The tenacity of common burdock (Arctium minus) was described in an article by J. Raloff in Science News Volume 154, 1998. Burdocks are well-known for their ability to stick to bare fingers, but actually trapping an animal was unheard of. While migrating through Rock Creek Park in Washington, D.C., four ruby-throated hummingbirds became entangled in clusters of burdock fruits near the tops of this prolific weed that can grow to 6 feet (2 m). One of the birds was rescued, but the other three were so securely snared by the hooked prickles that they died right on the plants. The birds were unable to fly away, and their struggling caused them to touch other burs, ensnaring them even more. A thicket of burdock plants poses a potential death trap to small birds that might land on a cluster of the spiny burs.

Burdock (Arctium lappa) in full bloom. Like the cocklebur, the one-seeded achenes of burdock are enclosed in a bur or involucre that is covered with long spines which are hooked at the tip. The dried burs readily cling to the fur of animals or clothing, thus making this plant one of nature's most successful hitchhikers. The minute hooks at the tips of the spines can even penetrate the dead layer of skin on your fingers. Note the katydid (order Orthoptera) that was feeding on this plant.

The Invention Of Velcro®

Oone of the most amazing stories about hitchhiking plants is the origin of the fastener known as Velcro®. We are not sure whether this remarkable invention came from the cocklebur (Xanthium), burdock (Arctium), bur clover (Medicago hispida), teasel (Dipsacus sativus) or another species of "bur," but this amazing discovery is certainly pertinent to any discussion about hitchhiking plants.

Teasel burs (Dipsacus sativus). In real life they do not hatch from eggs.

The Remarkable Invention of Velcro®

One day in 1948, an amateur Swiss mountaineer and naturalist, George de Mestral, went on a nature walk with his dog through a field of hitchhiking bur plants. He and his dog returned home covered with burs. With an intense curiosity, Mestral went to his microscope and inspected one of the many burs stuck to his pants. He saw numerous small hooks that enabled the seed-bearing bur to cling so tenaciously to the tiny loops in the fabric of his pants. George de Mestral raised his head from the microscope and smiled thinking, "I will design a unique, two-sided fastener, one side with stiff hooks like the burs and the other side with soft loops like the fabric of my pants. I will call my invention Velcro® a combination of the words velour and crochet. It will rival the zipper in it's ability to fasten."

From: The Mining Company (Feature 09/12/97)

Microscopic view of the two sides of a Velcro® fastener. The numerous hooks (left) become embedded in the meshwork of loops (right). This is essentially how many plant hitchhikers (such as cockleburs) adhere to your clothing. The hooks on the cockleburs attach to the meshwork of threads in your socks. In fact, the original inventor of velcro came up with his marvelous invention after an encounter with a plant hitchhiker. Copyright (c) W. P. Armstrong.

Mestral's idea was met with resistance and even laughter, but the inventor "stuck" by his invention and together with a weaver at a textile plant in France, Mestral perfected his "hook and loop fastener." By trial and error he realized that nylon when sewn under infrared light, formed tough hooks for the bur side of the fastener. This design was finally patented in 1955. The inventor formed Velcro Industries to manufacture his invention and soon started selling over 60 million yards of the product each year. Today Velcro Industries is a multi-million dollar company.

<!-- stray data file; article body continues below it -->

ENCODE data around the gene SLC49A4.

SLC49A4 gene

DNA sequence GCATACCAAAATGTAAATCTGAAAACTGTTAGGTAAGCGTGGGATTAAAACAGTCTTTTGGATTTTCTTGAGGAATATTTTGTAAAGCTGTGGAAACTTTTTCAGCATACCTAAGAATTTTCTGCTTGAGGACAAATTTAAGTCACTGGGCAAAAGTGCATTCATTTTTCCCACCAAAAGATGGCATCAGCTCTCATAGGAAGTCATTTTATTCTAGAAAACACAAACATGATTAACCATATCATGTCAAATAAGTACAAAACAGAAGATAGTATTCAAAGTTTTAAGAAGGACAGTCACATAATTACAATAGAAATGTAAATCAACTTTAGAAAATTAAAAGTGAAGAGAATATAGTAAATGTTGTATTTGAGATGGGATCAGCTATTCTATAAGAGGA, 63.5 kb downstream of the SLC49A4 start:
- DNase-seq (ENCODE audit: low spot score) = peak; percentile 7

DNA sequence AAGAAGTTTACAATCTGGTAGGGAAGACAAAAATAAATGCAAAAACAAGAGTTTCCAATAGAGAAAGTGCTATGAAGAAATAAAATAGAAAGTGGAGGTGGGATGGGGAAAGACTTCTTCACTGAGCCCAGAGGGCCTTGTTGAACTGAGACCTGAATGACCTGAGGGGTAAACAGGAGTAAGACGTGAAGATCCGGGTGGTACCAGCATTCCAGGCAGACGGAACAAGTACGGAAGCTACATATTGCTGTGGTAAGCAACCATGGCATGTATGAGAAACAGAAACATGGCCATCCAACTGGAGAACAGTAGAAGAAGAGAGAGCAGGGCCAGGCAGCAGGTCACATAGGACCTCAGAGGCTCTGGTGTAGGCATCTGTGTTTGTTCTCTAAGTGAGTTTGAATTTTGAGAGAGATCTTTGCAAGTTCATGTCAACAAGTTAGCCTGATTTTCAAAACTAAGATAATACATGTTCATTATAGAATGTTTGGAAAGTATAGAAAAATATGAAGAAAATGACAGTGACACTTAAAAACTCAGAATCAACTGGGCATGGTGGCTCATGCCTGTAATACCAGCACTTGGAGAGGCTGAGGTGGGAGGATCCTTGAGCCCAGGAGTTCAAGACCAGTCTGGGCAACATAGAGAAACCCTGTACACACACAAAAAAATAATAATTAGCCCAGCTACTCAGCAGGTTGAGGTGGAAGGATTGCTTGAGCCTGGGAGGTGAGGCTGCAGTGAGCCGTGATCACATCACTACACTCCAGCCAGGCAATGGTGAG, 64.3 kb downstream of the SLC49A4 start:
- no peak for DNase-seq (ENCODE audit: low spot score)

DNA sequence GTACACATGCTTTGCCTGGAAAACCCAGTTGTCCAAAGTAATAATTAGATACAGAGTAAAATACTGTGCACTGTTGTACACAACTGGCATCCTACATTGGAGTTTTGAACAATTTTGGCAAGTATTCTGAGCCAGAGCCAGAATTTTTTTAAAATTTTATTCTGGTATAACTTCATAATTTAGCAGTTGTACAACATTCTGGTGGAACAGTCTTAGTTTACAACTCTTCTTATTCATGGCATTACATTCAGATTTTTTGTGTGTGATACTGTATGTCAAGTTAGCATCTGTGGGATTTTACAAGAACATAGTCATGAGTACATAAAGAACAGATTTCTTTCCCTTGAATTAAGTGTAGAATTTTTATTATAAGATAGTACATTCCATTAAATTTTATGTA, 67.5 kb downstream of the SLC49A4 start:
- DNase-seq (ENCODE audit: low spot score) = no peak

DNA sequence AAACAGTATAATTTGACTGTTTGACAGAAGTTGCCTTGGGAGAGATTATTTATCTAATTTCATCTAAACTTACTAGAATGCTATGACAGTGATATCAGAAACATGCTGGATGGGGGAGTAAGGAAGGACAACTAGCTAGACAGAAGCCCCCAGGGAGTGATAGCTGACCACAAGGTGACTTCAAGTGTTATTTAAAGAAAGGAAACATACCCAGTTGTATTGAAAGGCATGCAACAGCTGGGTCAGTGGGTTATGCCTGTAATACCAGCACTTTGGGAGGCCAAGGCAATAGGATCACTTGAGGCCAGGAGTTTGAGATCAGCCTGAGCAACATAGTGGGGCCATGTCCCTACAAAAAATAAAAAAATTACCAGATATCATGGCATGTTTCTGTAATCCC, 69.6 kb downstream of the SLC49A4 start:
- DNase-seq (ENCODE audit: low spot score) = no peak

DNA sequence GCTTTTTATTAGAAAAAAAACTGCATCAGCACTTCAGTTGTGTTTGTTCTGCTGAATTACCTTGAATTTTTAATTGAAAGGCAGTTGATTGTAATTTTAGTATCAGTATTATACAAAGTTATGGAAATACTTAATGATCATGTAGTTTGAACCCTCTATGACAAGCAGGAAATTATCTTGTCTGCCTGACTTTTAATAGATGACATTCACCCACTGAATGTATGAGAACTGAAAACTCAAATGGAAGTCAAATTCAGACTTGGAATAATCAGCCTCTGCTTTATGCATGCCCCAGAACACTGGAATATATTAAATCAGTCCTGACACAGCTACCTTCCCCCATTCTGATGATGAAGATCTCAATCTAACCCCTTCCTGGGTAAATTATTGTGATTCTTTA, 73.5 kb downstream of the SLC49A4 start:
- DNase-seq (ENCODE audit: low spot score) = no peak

Athough the word "velcro" was originally use by George de Mestral for his novel invention, it has become a common household word synonymous for "hook and loop" fasteners for clothing, shoes, straps, packs and numerous other products. Today Velcro® is the registered trademark for Velcro Industries' products, but there are other brands of similar fasteners on the market. Many people in the United States refer to facial tissue as "kleenex" because this was one of the original and popular brand names. But Kleenex® is the registered trademark of one brand of facial tissues, and there are other registered brand names, each manufactured by different companies. This illustrates a problem Velcro Industries and other inventors face when the names of their products become generic terms. Many words used frequently in everyday language were once trademarks, for example "escalator," "thermos," "cellophane," and "nylon." When names become generic terms, the U.S. Courts can deny exclusive rights to the trademark, so that other companies can produce the same type of product under a different registered brand name.

In order to protect a name it should be officially registered with the U.S. Patent and Trademark Office. When officially registered, the name is followed by ® (an R with a circle around it). Otherwise someone else can use your name for their product. This is precisely why the name Wayne's Word® is an official registered trademark; however, it is doubtful that it will ever become a household name like cellophane or Velcro®.

Cockleburs have literally hitchhiked across Europe and North America. In some lowland areas it is considered to be a troublesome weed by farmers and ranchers. But there may be at least two interesting uses for cockleburs. Because they readily attach to cloth material, they can be used as "darts" in a cocklebur dart game, and sixteen of the spiny burs can be glued together to form a perfect little poodle dog.

A cocklebur dart game.

A poodle dog made from sixteen cockleburs.

For More Information About Hitchhiking Plants:

See Devil's Claws: A Hitchhiker On Big Animals
Go To Ultimate And Most Painful Hitchhikers

References About Hitchhiking Plants

  1. Abrams, L. and R.S.Ferris. 1965. Illustrated Flora of the Pacific States Vol. 4. Stanford University Press, Stanford, California.

  2. Armstrong, W.P. 1979. "Nature's Hitchhikers." Environment Southwest Number 486: 20-23.

  3. Armstrong, W.P. 1988. Biology Laboratory Manual and Workbook. Burgess International Group, Inc., Edina, Minnesota.

  4. Hickman, J.C. (Editor). 1993. The Jepson Manual: Higher Plants of California. University of California Press, Berkeley, California.

  5. Raloff, J. 19998. "Botanical Velcro Entraps Hummingbirds." Science News 154 (16): 244.

  6. Robbins, W.W., M.K. Bellue and W.S. Ball. 1941. Weeds of California. State Department of Agriculture, Sacramento, California.